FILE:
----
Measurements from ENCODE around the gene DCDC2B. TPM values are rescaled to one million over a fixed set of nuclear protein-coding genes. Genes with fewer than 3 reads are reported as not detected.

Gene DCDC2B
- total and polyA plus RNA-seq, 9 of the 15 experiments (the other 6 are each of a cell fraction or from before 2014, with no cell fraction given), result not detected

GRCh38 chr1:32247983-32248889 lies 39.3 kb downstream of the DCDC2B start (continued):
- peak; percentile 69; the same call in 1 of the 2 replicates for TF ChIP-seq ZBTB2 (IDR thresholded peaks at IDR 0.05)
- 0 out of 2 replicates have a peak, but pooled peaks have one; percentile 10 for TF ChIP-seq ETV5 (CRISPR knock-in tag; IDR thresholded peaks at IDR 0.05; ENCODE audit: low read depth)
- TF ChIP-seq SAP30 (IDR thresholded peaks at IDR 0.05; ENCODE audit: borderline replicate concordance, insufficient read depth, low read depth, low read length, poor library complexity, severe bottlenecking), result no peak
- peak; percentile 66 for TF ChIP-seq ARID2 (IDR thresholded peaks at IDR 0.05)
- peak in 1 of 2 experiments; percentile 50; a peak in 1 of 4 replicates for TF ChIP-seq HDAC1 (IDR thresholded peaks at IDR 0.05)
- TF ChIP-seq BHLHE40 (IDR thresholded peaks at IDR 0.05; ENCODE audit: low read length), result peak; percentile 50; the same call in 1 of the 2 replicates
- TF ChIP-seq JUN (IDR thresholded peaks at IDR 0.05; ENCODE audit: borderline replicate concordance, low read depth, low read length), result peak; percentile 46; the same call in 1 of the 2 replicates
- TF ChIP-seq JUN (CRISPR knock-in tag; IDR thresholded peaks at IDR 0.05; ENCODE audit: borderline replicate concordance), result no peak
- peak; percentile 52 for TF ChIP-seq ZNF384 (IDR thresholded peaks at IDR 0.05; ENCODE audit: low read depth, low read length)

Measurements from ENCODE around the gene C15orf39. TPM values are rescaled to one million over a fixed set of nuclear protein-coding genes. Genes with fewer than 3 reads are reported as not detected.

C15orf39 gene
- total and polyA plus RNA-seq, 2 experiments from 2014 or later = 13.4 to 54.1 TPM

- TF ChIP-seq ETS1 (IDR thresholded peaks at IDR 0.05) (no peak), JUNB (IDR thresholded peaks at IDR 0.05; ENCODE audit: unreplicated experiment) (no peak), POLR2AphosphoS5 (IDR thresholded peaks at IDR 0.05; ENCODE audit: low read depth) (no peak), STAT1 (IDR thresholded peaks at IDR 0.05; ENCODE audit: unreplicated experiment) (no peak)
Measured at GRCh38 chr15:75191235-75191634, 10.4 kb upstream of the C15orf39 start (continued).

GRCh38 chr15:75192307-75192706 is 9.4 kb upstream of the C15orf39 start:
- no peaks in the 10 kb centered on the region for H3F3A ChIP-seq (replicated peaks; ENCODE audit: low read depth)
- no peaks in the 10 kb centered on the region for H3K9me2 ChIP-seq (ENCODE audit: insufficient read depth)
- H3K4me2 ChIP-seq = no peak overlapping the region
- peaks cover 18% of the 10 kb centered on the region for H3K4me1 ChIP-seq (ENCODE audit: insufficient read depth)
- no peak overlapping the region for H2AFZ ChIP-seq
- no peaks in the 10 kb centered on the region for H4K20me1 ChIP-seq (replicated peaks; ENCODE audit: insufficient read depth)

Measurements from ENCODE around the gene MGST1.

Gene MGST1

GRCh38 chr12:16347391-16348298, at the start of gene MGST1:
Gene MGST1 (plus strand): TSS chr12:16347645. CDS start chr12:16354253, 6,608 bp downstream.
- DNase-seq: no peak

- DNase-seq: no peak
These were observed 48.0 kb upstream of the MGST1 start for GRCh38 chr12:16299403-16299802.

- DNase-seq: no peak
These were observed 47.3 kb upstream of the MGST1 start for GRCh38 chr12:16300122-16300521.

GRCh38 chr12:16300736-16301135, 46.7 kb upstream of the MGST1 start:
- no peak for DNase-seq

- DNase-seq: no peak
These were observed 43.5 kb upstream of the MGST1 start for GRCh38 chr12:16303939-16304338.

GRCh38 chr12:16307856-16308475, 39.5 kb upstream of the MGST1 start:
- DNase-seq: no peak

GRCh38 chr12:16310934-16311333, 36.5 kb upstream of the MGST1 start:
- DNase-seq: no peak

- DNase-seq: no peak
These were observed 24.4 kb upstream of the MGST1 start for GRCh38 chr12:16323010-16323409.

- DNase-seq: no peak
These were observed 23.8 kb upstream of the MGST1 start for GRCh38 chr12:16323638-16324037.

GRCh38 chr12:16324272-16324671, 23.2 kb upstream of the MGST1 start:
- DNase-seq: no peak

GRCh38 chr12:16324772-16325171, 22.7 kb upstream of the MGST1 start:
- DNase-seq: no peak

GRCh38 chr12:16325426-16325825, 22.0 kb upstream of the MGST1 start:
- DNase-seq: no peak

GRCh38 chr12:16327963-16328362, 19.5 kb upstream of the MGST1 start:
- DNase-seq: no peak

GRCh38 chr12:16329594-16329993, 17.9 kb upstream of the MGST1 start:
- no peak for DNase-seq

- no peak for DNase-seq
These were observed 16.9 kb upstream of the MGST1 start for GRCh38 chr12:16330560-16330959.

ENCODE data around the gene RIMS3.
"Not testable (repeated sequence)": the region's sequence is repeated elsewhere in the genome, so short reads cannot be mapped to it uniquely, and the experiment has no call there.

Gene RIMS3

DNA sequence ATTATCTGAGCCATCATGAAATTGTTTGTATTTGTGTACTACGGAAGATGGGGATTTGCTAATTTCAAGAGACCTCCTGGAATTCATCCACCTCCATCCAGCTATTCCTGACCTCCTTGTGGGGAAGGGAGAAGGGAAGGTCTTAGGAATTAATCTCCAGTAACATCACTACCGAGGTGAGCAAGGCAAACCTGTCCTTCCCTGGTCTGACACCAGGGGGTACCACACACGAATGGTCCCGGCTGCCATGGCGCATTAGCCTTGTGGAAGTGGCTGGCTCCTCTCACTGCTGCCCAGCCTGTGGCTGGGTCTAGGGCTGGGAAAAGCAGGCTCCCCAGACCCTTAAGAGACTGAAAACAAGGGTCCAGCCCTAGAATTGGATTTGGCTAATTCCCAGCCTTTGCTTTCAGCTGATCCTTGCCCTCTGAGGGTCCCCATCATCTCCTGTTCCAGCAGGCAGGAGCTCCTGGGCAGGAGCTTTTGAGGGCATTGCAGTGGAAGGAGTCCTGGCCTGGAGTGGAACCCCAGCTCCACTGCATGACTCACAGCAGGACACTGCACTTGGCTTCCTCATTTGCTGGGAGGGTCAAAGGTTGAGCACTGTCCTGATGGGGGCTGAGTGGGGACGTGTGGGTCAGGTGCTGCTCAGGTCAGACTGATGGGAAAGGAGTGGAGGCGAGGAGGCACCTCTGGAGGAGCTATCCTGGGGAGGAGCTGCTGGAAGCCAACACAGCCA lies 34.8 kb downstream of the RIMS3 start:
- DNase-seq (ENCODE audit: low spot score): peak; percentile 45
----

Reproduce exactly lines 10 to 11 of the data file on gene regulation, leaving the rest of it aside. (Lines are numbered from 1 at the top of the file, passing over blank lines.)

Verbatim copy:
- TF ChIP-seq BHLHE40 (IDR thresholded peaks at IDR 0.05; ENCODE audit: low read length), result peak; percentile 50; the same call in 1 of the 2 replicates
- TF ChIP-seq JUN (IDR thresholded peaks at IDR 0.05; ENCODE audit: borderline replicate concordance, low read depth, low read length), result peak; percentile 46; the same call in 1 of the 2 replicates